Ravina Bambhaniya was seven in the winter of 2008, when her relatives gathered to conduct the final rites of her father. Ramesh Bambhaniya was on board the fishing trawler Kuber that was hijacked by ten armed terrorists to reach the Mumbai coast on November 26, 2008.
Nine years later, Ravina is hoping to become a teacher, even as her mother struggles to keep the family going — Ramesh is still listed officially as a “missing person”.
Hailing from Simasi village in Una taluka of Gujarat’s coastal Gir Somnath district, Ramesh was with four other fishermen on Kuber that trip. While the body of captain Amarsinh Solanki was found off the Mumbai coast, there was no trace of the rest. Officially, the government is yet to declare them “presumed dead”.
Vinu Masani, Kuber’s owner, paid Ramesh’s family Rs 75,000 in compensation, but most of it was spent on arranging the customary community feast after the final rites were conducted. So it fell on Ramesh’s wife Jasi (43) to raise their four school-going children: son Mahesh, and daughters Reena, Ravina and Manisha.
Mahesh, then in Class VIII, dropped out of school immediately and now works as a daily-wage labourer. Reena, now 20, dropped out a couple of years later to join her mother as an agricultural labourer — she is now married and has a baby girl.
Ravina was able to continue her education as Ramesh’s younger brother Mukesh began to support the family. After completing primary education in Simasi, she was sent to Bhabha High School in Dolasa, around 5 km away, until her studies were disrupted by illness two years ago.
“She came down with fever just a month before her Class X board examination in 2016. The fever persisted and she could barely take the exams,” says Jasi. Ravina didn’t clear the exams and joined her mother as an agricultural labourer.
Located 20 km inland from the Una coast, Simasi is a village of agriculturalists. Born to Nagji Bambhaniya, an agricultural labourer, Ramesh was fourth among five sisters and two brothers. He was the first from the family to take up fishing, for a monthly salary of Rs 8,000.
Jasi earlier paid Rs 300 in rent for a little home, but since her mother-in-law’s death this year, has been living in the attic or garret of her father-in-law’s residence.
“I have been running the family by working on farms. Masani gave us Rs 75,000 after the incident. But that was spent in performing my husband’s last rites. The government has not given us a death certificate for him, nor provided any assistance,” says Jasi, who has never been to school.
Jasi says she has approached various officials for financial help, but could not get any without a death certificate for her husband.
Ajay Prakash, district collector, Gir Somnath, says the fisheries department paid Rs 1.5 lakh to Ramesh’s family after he went missing. “The fisheries department will have to send a proposal to the state government for Ramesh to be officially declared presumed dead. But the department has not moved such a proposal so far,” said Prakash.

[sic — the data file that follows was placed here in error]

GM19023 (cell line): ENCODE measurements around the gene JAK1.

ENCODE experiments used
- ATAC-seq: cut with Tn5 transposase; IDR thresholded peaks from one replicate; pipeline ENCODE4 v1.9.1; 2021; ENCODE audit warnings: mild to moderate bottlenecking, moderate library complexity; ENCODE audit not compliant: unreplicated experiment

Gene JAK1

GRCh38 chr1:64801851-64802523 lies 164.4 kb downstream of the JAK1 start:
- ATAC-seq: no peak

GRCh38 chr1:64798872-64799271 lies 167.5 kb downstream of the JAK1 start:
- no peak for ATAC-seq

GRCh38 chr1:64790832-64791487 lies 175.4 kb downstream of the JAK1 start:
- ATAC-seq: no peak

When contacted, Gujarat Fisheries Minister Babu Bokhiria said, “There is a rule that the government has to wait for seven years before declaring a person dead. I agree it’s been nine years in this case but the death certificate has not been issued as the family has not approached the government formally. But I shall personally look into this case once the Assembly elections get over. Fishermen are covered by an insurance scheme and the government shall extend all benefits to them.”
Ramesh’s daughters, meanwhile, hope they can study further. “As advised by my teacher, I filled up the form for taking the board examination again in March this year. But I forgot the date of the examination. It was a serious mistake,” says Ravina.
“I remain worried as a mother of young daughters. It is better to get them married off and send them to their homes. Then I’ll think of getting my son married. Maybe, a bride will bring some happiness back into the home,” says her mother.
Jasi says Ravina is the most academically inclined of her children, but she can’t afford the examination fee of Rs 300. “On an average, I am already paying Manisha Rs 30 every day to attend the Dosala school. I don’t have any more money,” she says. Manisha, 15, is in Class X.
“I want Ravina to resume her studies. What will she do if she doesn’t study? She will remain a casual labourer all her life. I want her to study and find a government job,” says Mukesh, the 38-year-old brother of Ramesh.
Mukesh says he joined a group of fishermen this year but had to return to Simasi after his mother died in October. In 2008, Mukesh had taken up a job on a boat operating from Okha but had to rush home from his maiden fishing season when news of the attacks came. He then worked as an agricultural labourer to help his brother’s wife raise the children.
Ravina says she has dreams but respects her mother’s decisions. “I want to become a teacher. But I wonder if that dream will ever come true. The immediate priority is to work hard and lend a helping hand to my mother. Had father been around, I would be in school today. I enjoy studying Gujarati and Hindi,” she says.
About her mother’s hurry to see her married, Ravina says, “It is completely up to her.”
Mahesh says he’d like his sister to pursue her dreams, too. “But there is not much I can do. I don’t have the skills needed to work on a farm and get half the regular wage. What can I do by earning Rs 60 per day?” says the 22-year-old.